Paris Hilton Speaks up for California’s ‘Troubled’ Teens

Heiress Paris Hilton is on a mission to shine a light on the “troubled teen industry,” a largely unregulated multibillion-dollar industry that is gaining public scrutiny for alleged abuse of vulnerable youths.

Hilton told state lawmakers in Sacramento on Monday she was subjected to abuse disguised as therapy decades ago when she was housed in residential facilities for teenagers struggling with substance abuse, mental illness and problematic behavior. 

She testified at the state Capitol in support of a bill ordering disclosure of the use of restraints or seclusion rooms in disciplining minors at residential facilities.

“When I close my eyes at night, I still have nightmares about solitary confinement 20 years later,” said Hilton, 43, at a news conference before the hearing. “The sounds of my peers screaming as they were physically restrained by numerous staff members and injected with sedatives will also never leave me.”

Having already won regulation in several other states, Hilton made clear that she wants federal oversight of the mental and behavioral health facilities — even as the reality star bumps up against the reality of this contentious Congress.

“If you are abusing children, I will find out,” Hilton said. “I will find you and I will come with my huge spotlight and shine it on wherever you are.”

Hilton visited D.C. last year to advocate the federal Stop Institutional Child Abuse Act, which would establish best practices and transparency in youth residential care programs.

But the proposal is stalled in Congress, and similar federal efforts have failed for more than a decade.

After the 2020 release of the documentary “This is Paris,” in which Hilton details abuses that she said she faced while attending Provo Canyon School in Provo, Utah, she has testified at state capitols, supporting successful bills in Missouri, Montana, Oregon and Utah.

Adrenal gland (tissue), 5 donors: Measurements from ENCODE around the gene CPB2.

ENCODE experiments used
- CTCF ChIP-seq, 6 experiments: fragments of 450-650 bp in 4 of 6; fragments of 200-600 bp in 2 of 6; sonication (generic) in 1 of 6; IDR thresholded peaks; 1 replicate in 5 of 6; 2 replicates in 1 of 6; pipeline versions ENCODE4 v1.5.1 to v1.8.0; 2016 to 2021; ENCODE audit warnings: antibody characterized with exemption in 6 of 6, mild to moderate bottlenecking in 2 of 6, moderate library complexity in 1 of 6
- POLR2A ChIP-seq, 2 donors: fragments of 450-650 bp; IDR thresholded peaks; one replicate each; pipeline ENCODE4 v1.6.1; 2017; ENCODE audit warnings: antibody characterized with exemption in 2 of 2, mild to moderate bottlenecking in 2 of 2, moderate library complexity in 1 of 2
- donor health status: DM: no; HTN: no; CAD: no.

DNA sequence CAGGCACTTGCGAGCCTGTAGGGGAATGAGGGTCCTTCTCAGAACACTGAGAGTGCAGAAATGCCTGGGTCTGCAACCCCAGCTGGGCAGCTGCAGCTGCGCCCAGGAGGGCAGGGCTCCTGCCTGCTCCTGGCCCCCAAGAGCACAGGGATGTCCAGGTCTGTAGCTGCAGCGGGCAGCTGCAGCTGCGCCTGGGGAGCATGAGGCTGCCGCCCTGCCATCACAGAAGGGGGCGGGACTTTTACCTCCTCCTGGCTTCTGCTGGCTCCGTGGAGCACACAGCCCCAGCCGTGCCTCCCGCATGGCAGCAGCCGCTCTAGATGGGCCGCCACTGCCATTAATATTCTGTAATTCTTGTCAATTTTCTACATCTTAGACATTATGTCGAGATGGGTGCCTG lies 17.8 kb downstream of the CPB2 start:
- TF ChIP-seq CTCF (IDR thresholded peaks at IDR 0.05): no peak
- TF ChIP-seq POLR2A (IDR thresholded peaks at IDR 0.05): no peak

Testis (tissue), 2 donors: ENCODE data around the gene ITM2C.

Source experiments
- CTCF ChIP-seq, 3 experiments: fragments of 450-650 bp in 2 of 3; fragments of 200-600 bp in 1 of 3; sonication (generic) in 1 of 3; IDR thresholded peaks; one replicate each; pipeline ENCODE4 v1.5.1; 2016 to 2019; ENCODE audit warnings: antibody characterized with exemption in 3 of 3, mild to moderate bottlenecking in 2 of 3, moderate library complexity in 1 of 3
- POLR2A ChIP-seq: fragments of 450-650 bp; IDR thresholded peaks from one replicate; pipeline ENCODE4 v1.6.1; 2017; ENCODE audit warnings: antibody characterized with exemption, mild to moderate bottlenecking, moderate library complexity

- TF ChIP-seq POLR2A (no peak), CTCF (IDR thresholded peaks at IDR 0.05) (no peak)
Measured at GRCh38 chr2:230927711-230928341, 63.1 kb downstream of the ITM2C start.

Now, fresh off the Coachella slide with pal Kesha, Hilton is eyeing the most populous state.

There is no formal opposition to the bipartisan bill, which passed unanimously out of the state Senate’s Human Services Committee. It still has multiple steps before passage, including consideration by the full membership of both houses of the legislature.

The National Association of Therapeutic Schools and Programs, the nation’s largest such member organization, told KFF Health News that it supports the California bill as well as federal proposals.

Republican state Sen. Shannon Grove of Bakersfield, the bill’s lead author, said the goal is to protect young people housed in short-term residential therapeutic programs. Her legislation would require the California Department of Social Services — which licenses the facilities — to produce a public dashboard by 2026 on the use of restraints and seclusion rooms as well as serious injuries or deaths associated with them.

“There are complaints of broken arms, slammed hands in doors,” Grove said, noting that the facilities typically house vulnerable populations, including foster youths. “There’s no data to show what happened and what caused that. And so, the goal is to go after the data.”

Grove certainly found an ally in Hilton and her 16.4 million followers on the social platform X.

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